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TroyBoi Talks About the Method To His Madness [Interview]

"I don't believe in being a one-trick-pony; I'd rather be a five-trick-platypus."

There’s an emerging change in the sound of trap music at the moment and at the forefront of that shift is a Londoner they call TroyBoi.

If you’re familiar with The EDM Network SoundCloud accounts, there’s no doubt you’ve heard his quirky take on the banging anthems that defined the last year in club music. His songs “Souls” and “Don’t Be Judging” each have over 500,000 plays through the network, and it seems just about every week he’s putting out new tunes with the quality to back up the quantity. We caught up with him to see how it all goes down.

“When I look at producers like Pharrell, Timbaland and Dr. Dre and see how they have affected the music industry with their music and see what they have accomplished, I've always wanted that,” TroyBoi said. “I feel I have to work just as hard, or harder, if I want to achieve the respect that they have.”

The 26-year-old has his work cut out for him, but he also squares up to it. When inspiration hits, it’s common for TroyBoi to stake out in the studio for up to 17 hours straight as he pumps out a tune. It’s never forced; however, the producer (who is also 1/2 of SoundSnobz) says the best ideas and workflow come with a natural inspiration, such as a fresh melody suddenly popping into your head.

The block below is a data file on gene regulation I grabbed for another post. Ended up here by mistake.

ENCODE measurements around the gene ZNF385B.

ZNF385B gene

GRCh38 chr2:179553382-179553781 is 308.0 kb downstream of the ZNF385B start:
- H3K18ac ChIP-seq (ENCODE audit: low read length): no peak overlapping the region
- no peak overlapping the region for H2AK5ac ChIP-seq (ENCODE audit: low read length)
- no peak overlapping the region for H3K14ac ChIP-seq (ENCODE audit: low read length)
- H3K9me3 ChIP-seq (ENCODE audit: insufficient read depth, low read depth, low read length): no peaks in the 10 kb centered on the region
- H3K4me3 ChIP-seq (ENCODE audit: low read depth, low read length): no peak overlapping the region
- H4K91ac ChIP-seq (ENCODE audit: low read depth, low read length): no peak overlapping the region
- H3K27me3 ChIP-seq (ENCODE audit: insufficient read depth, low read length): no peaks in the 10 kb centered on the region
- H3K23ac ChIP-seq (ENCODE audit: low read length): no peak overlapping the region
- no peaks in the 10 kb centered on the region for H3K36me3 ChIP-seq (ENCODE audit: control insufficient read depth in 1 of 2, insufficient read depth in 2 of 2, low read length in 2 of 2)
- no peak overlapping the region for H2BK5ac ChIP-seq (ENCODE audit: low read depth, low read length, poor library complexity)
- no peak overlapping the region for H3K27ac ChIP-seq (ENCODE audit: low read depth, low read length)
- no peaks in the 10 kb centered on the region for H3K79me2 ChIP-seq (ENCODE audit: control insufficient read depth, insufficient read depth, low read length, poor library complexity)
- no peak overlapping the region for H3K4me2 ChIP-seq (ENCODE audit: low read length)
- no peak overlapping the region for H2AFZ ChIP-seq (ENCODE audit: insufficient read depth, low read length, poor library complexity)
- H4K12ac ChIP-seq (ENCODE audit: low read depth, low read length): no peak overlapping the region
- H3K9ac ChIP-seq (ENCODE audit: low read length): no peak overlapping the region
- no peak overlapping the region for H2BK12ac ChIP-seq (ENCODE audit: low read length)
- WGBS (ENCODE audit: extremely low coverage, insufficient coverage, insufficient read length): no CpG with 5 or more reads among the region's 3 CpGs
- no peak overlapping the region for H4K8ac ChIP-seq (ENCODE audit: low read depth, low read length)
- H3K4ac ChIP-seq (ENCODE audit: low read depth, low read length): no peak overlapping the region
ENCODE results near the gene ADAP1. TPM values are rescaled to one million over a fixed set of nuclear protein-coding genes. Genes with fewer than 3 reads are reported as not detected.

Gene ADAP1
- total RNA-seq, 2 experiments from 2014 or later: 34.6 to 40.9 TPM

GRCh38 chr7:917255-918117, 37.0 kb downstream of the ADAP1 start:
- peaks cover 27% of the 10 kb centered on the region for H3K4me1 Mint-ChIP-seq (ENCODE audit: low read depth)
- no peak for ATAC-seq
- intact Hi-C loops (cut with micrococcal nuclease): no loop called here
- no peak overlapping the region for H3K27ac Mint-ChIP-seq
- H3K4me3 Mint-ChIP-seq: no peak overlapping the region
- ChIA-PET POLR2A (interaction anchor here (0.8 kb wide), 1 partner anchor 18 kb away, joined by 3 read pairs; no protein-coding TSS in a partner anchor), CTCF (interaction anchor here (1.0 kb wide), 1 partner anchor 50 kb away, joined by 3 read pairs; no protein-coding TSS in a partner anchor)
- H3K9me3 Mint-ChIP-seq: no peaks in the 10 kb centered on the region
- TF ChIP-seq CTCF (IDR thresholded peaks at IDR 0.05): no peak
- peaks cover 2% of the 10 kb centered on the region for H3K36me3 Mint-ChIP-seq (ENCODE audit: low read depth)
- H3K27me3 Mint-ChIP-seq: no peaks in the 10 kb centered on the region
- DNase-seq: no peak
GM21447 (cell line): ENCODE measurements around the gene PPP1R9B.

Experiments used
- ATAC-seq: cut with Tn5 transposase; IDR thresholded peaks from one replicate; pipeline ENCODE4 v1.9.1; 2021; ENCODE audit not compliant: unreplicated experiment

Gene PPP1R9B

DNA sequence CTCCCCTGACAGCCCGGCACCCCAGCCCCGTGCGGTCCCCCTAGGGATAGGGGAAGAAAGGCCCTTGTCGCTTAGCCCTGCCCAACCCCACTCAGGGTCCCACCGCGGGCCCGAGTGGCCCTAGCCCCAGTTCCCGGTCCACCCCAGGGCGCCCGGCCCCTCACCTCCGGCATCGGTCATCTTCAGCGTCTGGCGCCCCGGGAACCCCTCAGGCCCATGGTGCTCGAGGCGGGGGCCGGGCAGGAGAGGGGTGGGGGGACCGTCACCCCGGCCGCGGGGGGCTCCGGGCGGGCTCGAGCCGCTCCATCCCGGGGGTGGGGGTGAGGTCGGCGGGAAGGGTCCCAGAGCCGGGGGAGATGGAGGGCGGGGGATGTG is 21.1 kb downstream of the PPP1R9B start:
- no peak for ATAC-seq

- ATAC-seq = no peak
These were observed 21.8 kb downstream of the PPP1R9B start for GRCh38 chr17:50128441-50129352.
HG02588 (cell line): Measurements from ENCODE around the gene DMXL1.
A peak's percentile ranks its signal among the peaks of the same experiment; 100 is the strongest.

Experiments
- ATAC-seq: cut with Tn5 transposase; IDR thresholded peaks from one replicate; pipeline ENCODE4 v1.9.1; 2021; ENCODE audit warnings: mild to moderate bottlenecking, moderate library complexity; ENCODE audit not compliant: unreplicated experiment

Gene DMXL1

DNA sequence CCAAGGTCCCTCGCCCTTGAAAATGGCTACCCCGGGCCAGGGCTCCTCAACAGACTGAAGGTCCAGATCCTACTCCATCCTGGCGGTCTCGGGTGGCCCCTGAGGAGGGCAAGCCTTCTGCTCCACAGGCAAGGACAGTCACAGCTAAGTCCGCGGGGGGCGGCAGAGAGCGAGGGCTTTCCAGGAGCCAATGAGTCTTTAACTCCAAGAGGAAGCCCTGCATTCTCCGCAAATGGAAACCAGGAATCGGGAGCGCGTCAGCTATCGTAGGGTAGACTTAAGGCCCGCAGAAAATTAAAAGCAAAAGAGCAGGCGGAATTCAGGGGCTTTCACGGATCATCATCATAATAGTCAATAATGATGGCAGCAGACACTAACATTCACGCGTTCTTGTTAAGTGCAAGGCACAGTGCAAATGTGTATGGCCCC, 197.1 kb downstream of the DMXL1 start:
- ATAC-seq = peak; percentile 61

TroyBoi’s sound is one of the most recognizable in trap right now, and not only for his signature namedrop. He credits his Indian, Chinese, Portuguese, and Nigerian backgrounds for bringing diversity to his work through sounds he heard growing up. London, with its own brew of cultures and genres, has certainly added to the mix.

“This is why remixes are sometimes 10 times better than an original these days - because the producer that made the track had the balls to fuse the two genres together. This is why I experiment so much,” he said. “It would be an amazing feeling to be recognized as one of the producers who was known to contribute in revolutionizing the genre.”

And trap music is in need of some revitalizing if it wants to become a staple under the umbrella of EDM rather than a fad. It’s had some major breaks - “Harlem Shake, ” “Turn Down for What,” even Katy Perry’s “Dark Horse” – but each of those have embraced the same non-stop party vibe. Luckily, that small establishment has allowed a new wave of melodic, off-the-wall, and sound-designed focused trap to swell up from the undertow.

“I feel I'm still evolving, and I can't wait to take it a step further. I couldn't think of anything worse than being labeled as a 'Trap Producer' in a non-evolving genre, stuck making the same old beat pattern, same drum kit, same 808, same synths with the same old formula,” said TroyBoi. “I don't believe in being a one-trick-pony; I'd rather be a five-trick-platypus.”

Cover photo credit: Skyler Greene

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